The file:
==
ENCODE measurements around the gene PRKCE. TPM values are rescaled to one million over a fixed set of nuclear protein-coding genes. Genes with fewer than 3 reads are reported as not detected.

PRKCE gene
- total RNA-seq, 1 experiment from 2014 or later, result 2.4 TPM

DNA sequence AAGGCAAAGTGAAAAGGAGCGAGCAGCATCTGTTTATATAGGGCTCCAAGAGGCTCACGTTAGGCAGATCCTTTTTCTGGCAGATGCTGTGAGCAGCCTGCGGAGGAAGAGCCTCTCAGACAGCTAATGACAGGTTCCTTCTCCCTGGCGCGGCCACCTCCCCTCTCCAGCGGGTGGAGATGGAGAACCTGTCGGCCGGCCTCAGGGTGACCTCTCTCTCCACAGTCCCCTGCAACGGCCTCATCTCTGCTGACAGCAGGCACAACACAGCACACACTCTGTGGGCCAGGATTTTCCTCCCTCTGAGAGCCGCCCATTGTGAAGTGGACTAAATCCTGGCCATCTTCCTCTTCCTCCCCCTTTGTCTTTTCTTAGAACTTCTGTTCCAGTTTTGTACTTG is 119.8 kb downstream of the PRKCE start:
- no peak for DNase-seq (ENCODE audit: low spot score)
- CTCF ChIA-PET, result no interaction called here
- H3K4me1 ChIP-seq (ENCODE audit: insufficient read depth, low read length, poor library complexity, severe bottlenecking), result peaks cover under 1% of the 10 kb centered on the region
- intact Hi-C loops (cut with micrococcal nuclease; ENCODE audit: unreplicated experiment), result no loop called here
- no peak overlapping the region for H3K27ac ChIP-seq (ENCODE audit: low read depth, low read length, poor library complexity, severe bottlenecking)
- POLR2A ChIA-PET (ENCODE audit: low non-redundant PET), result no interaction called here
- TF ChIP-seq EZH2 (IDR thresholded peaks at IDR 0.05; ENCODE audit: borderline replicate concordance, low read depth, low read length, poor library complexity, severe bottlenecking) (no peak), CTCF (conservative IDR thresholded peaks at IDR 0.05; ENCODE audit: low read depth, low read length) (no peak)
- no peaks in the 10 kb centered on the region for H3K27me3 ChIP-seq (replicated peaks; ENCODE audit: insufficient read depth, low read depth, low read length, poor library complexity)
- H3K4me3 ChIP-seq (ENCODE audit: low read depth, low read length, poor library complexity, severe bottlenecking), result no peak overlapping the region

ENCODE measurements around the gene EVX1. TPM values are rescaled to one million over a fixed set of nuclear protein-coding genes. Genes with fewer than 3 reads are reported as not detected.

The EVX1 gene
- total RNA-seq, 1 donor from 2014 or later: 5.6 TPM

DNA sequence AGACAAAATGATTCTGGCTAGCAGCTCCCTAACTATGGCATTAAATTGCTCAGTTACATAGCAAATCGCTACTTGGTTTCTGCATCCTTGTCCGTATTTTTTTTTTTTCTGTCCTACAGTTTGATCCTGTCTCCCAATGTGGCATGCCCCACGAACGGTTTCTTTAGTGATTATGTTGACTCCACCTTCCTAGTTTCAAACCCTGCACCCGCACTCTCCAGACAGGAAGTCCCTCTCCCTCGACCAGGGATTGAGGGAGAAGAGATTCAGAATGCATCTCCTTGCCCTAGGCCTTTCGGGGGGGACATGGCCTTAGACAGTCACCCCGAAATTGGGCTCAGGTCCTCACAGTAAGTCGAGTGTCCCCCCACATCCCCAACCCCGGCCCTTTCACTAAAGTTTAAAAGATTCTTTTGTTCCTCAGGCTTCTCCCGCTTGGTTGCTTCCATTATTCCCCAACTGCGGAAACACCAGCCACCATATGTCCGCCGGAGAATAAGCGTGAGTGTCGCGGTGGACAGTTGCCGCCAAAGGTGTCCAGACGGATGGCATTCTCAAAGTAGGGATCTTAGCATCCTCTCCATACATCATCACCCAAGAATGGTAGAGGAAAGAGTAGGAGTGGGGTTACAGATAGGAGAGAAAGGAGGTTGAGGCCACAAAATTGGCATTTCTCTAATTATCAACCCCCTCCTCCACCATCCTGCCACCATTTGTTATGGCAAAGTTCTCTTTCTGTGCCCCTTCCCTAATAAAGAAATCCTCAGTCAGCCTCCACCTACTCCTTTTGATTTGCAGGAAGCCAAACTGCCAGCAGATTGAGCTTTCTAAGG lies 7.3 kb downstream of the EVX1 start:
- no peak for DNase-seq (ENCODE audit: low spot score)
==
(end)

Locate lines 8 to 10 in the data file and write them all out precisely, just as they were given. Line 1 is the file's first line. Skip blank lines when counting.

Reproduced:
- intact Hi-C loops (cut with micrococcal nuclease; ENCODE audit: unreplicated experiment), result no loop called here
- no peak overlapping the region for H3K27ac ChIP-seq (ENCODE audit: low read depth, low read length, poor library complexity, severe bottlenecking)
- POLR2A ChIA-PET (ENCODE audit: low non-redundant PET), result no interaction called here